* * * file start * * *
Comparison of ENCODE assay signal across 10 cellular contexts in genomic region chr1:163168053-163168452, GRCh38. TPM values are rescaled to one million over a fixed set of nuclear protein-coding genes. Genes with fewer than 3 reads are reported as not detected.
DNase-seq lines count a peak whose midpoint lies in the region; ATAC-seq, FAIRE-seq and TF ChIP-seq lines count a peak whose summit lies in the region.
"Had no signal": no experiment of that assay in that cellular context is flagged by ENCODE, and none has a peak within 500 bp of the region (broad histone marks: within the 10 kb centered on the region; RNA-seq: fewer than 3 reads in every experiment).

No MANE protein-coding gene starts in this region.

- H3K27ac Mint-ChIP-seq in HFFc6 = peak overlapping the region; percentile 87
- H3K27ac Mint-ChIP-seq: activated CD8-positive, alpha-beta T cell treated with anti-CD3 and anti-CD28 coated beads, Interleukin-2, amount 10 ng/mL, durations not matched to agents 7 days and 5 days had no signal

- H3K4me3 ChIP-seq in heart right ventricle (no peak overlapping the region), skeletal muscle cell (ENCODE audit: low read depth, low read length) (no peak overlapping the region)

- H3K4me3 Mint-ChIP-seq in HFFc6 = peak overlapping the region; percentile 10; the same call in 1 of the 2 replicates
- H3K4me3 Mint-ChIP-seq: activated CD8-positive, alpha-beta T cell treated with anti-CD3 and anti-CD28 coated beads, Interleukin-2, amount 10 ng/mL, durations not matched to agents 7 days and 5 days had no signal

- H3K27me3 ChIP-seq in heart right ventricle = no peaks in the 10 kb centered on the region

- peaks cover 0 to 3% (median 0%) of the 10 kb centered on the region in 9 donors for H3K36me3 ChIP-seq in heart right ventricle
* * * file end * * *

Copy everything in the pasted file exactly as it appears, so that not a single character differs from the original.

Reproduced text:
Comparison of ENCODE assay signal across 10 cellular contexts in genomic region chr1:163168053-163168452, GRCh38. TPM values are rescaled to one million over a fixed set of nuclear protein-coding genes. Genes with fewer than 3 reads are reported as not detected.
DNase-seq lines count a peak whose midpoint lies in the region; ATAC-seq, FAIRE-seq and TF ChIP-seq lines count a peak whose summit lies in the region.
"Had no signal": no experiment of that assay in that cellular context is flagged by ENCODE, and none has a peak within 500 bp of the region (broad histone marks: within the 10 kb centered on the region; RNA-seq: fewer than 3 reads in every experiment).

No MANE protein-coding gene starts in this region.

- H3K27ac Mint-ChIP-seq in HFFc6 = peak overlapping the region; percentile 87
- H3K27ac Mint-ChIP-seq: activated CD8-positive, alpha-beta T cell treated with anti-CD3 and anti-CD28 coated beads, Interleukin-2, amount 10 ng/mL, durations not matched to agents 7 days and 5 days had no signal

- H3K4me3 ChIP-seq in heart right ventricle (no peak overlapping the region), skeletal muscle cell (ENCODE audit: low read depth, low read length) (no peak overlapping the region)

- H3K4me3 Mint-ChIP-seq in HFFc6 = peak overlapping the region; percentile 10; the same call in 1 of the 2 replicates
- H3K4me3 Mint-ChIP-seq: activated CD8-positive, alpha-beta T cell treated with anti-CD3 and anti-CD28 coated beads, Interleukin-2, amount 10 ng/mL, durations not matched to agents 7 days and 5 days had no signal

- H3K27me3 ChIP-seq in heart right ventricle = no peaks in the 10 kb centered on the region

- peaks cover 0 to 3% (median 0%) of the 10 kb centered on the region in 9 donors for H3K36me3 ChIP-seq in heart right ventricle